New ideas aren’t in themselves a bad thing. Heck, everything was a new idea once. Sometimes, however, it seems like in the real estate industry we look like hacks and sly operators with some of the schemes we try. Real estate marketing is mostly about getting attention. Marketing IS important. We owe it to our sellers to represent their properties in the best manner that we can. But, there is no amount of marketing that can make up for an under prepared or overpriced house. A fairly priced house presented to its best advantage is ALWAYS the bedrock of marketing. I always contend that I can dress in a clown suit and hand out free pizzas in front of a new listing and it might get some attention but that frantic activity is not going to sell the house. The house has to be perceived as a good value. A free pizza is not going to influence a buyer one way or the other.
One of the newest “schemes” which is being pushed nationally is the idea of “Coming Soon”. Honestly, I think this idea started out as a way for rather self-centered real estate agents to try and pull in buyers early before other professionals could know about the property (this is a way of institutionalizing “pocket listings”). The end goal, of course, is to convey to the public that they have something that no one else has and they have to go through them to get it! Let’s look at that for a moment. Is that effective marketing for the seller? Trying to corral a few early lookers into a “first chance” position? I thought marketing was about throwing wide the net, letting as many potential buyers as possible know about the offering with idea of supply and demand increasing interest, attention and demand. THAT certainly works to the advantage of the seller. You are never going to convince me that giving just a few early lookers a chance to “scoop” the market could ever be in the seller’s best interest. The real estate agents best interest, yes. The sellers, no.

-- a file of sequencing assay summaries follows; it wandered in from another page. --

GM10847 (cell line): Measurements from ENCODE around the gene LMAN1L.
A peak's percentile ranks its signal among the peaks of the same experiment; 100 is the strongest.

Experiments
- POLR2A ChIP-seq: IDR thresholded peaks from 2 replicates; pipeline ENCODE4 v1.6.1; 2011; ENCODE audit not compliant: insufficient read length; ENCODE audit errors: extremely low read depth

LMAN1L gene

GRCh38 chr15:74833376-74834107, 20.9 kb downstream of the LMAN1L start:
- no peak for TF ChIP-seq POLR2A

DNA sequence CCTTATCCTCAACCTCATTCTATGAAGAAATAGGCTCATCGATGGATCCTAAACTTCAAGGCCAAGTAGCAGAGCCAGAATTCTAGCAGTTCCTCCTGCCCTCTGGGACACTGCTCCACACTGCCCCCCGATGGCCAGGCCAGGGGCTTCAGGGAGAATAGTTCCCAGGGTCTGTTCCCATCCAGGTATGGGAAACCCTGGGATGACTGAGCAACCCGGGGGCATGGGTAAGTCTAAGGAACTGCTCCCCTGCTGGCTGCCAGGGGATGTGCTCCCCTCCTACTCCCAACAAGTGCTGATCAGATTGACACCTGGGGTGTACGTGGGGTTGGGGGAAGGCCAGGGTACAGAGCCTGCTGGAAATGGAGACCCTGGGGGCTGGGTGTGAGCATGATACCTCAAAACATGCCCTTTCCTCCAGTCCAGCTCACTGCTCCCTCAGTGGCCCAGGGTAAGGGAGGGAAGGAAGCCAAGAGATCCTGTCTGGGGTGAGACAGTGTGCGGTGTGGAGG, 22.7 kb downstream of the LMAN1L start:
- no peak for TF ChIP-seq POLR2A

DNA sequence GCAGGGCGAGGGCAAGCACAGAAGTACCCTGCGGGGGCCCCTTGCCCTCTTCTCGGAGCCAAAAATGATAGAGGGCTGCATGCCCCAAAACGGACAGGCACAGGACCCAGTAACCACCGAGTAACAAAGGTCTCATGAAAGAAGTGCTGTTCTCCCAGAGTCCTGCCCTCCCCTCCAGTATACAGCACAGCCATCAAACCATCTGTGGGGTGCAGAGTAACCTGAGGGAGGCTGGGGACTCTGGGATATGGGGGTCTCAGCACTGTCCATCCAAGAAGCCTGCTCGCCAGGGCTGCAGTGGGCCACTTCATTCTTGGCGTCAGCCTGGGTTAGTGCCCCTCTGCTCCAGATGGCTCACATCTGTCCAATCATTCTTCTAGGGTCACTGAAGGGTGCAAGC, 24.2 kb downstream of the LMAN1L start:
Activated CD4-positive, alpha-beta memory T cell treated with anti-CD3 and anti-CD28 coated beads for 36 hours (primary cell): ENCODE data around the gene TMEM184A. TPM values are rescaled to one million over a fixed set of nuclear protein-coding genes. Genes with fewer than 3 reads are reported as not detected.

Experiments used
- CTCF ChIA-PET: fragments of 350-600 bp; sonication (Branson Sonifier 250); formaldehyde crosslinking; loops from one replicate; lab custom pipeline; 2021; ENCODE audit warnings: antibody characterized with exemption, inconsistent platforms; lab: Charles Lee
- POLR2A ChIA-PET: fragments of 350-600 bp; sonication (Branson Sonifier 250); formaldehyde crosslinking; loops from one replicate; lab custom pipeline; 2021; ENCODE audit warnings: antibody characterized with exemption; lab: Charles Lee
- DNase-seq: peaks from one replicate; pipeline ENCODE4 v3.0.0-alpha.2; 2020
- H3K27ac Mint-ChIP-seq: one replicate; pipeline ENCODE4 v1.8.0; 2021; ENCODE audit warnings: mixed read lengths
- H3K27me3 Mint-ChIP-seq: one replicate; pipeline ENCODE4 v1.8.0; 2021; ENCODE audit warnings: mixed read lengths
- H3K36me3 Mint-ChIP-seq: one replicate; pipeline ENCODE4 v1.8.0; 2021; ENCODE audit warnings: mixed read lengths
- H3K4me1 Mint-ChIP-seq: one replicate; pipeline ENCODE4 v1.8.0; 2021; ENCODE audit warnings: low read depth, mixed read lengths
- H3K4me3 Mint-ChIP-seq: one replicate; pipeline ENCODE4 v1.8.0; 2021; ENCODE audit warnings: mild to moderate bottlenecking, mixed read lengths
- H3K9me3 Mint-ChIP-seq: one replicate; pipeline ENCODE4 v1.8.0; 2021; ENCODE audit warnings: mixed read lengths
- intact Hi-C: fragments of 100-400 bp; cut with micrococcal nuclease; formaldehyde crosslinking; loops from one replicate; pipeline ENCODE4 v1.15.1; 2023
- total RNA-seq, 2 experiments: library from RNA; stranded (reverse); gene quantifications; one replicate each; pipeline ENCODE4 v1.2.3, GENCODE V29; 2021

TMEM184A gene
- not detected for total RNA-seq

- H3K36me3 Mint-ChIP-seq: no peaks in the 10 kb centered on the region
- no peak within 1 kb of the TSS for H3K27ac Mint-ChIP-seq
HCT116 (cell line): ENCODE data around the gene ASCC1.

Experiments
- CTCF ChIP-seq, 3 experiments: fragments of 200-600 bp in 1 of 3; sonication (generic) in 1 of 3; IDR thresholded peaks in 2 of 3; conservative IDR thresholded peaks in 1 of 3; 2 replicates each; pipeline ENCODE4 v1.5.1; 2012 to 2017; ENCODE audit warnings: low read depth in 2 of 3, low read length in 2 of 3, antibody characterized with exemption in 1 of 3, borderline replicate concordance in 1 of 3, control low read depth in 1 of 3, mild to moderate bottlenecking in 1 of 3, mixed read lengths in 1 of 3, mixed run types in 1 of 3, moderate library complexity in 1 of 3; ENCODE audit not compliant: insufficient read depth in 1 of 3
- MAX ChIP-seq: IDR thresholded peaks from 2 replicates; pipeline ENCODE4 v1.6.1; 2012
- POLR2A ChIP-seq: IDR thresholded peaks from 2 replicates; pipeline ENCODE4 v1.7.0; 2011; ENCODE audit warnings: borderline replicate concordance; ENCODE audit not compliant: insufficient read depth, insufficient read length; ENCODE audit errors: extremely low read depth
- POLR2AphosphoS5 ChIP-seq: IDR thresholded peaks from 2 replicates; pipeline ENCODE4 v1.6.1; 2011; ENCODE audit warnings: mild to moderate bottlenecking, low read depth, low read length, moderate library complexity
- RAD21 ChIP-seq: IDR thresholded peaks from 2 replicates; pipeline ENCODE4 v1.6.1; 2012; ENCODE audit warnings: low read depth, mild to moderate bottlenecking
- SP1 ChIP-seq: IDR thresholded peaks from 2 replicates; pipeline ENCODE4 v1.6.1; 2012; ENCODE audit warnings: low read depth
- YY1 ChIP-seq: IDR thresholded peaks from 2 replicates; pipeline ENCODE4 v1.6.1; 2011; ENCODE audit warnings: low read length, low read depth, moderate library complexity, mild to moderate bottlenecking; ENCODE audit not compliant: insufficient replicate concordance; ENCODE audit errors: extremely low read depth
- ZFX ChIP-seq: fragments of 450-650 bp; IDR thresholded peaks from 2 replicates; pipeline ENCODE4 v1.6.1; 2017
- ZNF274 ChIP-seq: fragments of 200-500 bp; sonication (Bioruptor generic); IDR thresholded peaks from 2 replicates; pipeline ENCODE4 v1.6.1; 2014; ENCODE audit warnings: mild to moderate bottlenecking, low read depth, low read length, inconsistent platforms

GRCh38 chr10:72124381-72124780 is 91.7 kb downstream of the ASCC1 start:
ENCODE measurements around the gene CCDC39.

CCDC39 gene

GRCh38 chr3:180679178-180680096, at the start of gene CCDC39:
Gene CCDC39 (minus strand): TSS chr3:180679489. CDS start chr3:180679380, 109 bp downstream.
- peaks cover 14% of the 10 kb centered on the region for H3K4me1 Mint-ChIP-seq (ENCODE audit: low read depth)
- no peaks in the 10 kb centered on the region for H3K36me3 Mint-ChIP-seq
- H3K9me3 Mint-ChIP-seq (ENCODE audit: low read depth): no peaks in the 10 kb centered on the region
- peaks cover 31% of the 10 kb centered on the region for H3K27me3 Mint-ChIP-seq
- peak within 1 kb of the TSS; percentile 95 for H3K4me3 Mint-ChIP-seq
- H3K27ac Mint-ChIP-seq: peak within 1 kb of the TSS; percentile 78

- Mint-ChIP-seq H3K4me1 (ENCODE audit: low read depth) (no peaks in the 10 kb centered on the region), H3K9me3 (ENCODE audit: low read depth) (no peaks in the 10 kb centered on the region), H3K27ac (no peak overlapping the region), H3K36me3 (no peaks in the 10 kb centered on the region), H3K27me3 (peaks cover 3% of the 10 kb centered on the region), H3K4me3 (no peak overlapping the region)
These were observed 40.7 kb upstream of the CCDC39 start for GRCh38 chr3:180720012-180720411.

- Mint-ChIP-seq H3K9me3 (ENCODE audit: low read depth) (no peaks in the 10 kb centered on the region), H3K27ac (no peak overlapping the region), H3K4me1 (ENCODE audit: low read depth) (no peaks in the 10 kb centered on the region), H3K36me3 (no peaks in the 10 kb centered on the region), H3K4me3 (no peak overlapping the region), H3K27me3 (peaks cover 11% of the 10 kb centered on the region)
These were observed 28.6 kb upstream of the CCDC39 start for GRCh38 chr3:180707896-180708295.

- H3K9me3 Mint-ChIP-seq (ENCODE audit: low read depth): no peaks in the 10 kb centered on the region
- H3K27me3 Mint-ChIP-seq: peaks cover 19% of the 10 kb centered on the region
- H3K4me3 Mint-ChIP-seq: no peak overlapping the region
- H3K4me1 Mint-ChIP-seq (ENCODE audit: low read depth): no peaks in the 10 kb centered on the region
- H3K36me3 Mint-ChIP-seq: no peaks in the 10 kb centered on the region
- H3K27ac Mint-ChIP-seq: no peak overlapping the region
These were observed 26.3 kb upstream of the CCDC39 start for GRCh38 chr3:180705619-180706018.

Now Zillow has institutionalized this cheesy ploy. Several multiple listing systems across the country are early adapters of the same scheme. In fact, my own company has had to institute an actual policy on how we are going to regulate this behavior. I don’t think that the management really believes it is a good idea but with the real estate giant Zillow’s institutionalization of the scheme we had to know how to deal with it because our sellers would be asking us about it. Within our own company we do allow it but under strict guidelines which require that the property actually be a signed listing with a request by the seller to only offer as “coming soon” for a certain time period before it hits the market full steam. It also has to be equally available for showing by any other agents or buyers who “happen” to see that sign or hear it publicized. It cannot be perceived as a private offering by the listing agent. So then, what did that property gain in entering this “preview” game? A little pre-publicity? If an early sale results from this effort does the economic tried and true benchmark of supply and demand just not working here? Do we not want as many people as possible to know about our offering to increase interest and demand? Or, as I suggested at the outset, is this just a way for a self-promoting real estate agent to try and pick off both sides of a transaction to their gain and most likely to the detriment of their seller who they have pledged to represent? You pick!